ML: APTN gave, and continues to give our community a tremendous gift.  Not only do they offer a place for professional filmmakers to have their work seen and heard, but they also have contributed to a very meaningful and important cultural preservation.  APTN airs work in traditional indigenous languages.  These are the languages of our ancestors and, unfortunately, they are the languages that are becoming lost.  So by airing films that celebrate language and culture, APTN is integral to keeping a way of life alive in our communities.  Also, I think that APTN has positively enriched our cultural landscape as a whole.  All Canadians benefit from diversity of voice and an enriched understanding of other cultures and traditions.  I think it’s also about understanding where we come from, what are cultural ancestry is.  The First Nations people of Canada were the first people to populate this land, and I believe that this has influenced the values and social framework that are inherent to Canadian values.  It’s not a coincidence that Canada upholds the right to universal health care or supports social welfare initiatives.  This sense of taking care of one another, of adopting the belief that our nation is only as strong and as healthy as the weakest among us – this is an inherently Aboriginal concept that stems from communities working together to survive under incredibly challenging circumstances.  Every time APTN airs a program created by an Aboriginal producer, they are furthering the understanding and practice of these value systems.  They are furthering our understanding of what it means to be of this nation.

Also, I think that you can’t ask people to tell their stories or meaningfully participate in contemporary society if you don’t equip them with the tools they need to do so.  APTN has given our television creators and storytellers the tools and the platform to tell their stories from their perspectives and, in that way, they have allowed our voices to be heard on a scale that is changing the way our industry embraces Aboriginal culture.  It’s not just about reclaiming our culture, it’s also about respecting how we mentor one another and grow an industry that is healthy, authentic and honest to our experiences as indigenous peoples.

HF: On the topic of marginalization, Hollywood historically portrayed Aboriginals in certain forms and figures: the native princess; the wise medicine man or chief; the bloodthirsty warrior. These depictions have survived for decades. In 2010, do you believe that Aboriginal roles and artists are breaking away from these images? Or are we still living the same stigma but in a different context or era?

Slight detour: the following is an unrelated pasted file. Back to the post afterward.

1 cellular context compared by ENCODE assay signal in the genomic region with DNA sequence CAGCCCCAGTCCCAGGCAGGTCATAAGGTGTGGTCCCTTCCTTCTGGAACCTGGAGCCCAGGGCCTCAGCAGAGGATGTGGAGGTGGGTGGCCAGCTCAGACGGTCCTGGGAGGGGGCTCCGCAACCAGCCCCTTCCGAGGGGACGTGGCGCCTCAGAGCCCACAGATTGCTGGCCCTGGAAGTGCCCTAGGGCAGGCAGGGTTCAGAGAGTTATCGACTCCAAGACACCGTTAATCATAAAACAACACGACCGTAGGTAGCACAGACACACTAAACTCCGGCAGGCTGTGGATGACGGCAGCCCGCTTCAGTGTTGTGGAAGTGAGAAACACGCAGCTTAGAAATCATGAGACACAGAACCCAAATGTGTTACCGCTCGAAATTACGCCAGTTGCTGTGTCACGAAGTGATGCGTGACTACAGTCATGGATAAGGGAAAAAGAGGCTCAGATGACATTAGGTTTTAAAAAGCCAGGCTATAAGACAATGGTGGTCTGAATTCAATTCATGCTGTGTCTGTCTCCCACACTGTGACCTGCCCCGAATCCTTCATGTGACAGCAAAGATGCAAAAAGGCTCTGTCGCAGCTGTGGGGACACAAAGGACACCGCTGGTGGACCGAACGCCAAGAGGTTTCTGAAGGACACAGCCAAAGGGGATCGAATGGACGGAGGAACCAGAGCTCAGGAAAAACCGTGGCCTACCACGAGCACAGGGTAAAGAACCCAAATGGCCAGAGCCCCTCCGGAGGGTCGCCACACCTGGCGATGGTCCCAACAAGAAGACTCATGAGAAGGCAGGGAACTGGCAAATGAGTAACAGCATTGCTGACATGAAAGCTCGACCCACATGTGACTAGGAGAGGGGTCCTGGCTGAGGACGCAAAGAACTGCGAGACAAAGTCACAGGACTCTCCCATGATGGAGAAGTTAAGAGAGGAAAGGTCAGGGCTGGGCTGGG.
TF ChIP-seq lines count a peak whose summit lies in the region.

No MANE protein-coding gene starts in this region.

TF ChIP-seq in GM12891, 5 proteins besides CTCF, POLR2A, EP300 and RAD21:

ML: I guess it goes back to what I’ve been saying about authenticity of voice.  I think that in order to gain perspective into a situation, you need people to rise up from within that to tell their side of the story.  The magic of cinema is that we have an opportunity to see things in many different ways – it’s all about how you present something, how you structure a narrative, the time you take to see the images presented to you, how you associate story and image to create a meaningful expression of ideas.  If we look at past representations of Native people in cinema, we are seeing an external view of what it meant to be aboriginal at that period in time.  But I do believe that things have changed significantly since then.  Now, with the emergence of accessible and affordable technology, almost anyone can pick up a camera and shoot a scene or document a situation. The internet alone has connected us in a way we’ve never before experienced.  Remote communities that were once separated by massive distances are becoming connected via technology.  We are able to encourage dialogue and interaction on a global scale.  And our methods of distribution are growing daily.  This has all contributed to the prevalence of film and media that is being generated from “inside” communities.  It’s less about an external perception or interpretation and more about an authentic retelling of story and experience.  I like to call it “films made from the inside out.”  For instance, a kid in Moose Factory [Ontario] can shoot a UTube video this afternoon and have it posted for the world to see in a matter of minutes.  I think that this kind of accessible technology is a huge and positive contributing factor to breaking down the stereotypes of the past.  As long as people continue to tell personal stories, as long as they continue to strive for truthful exchanges, we will continue to see work that elevates all people beyond stigma.  That may seem simplistic or a bit naive, but I believe that at the core it is that simple.  I know that it’s sometimes hard to cultivate and retain idealistic thinking but, for me, it’s integral to what propels me to continue to create films.  We need to head toward the light more, you know?!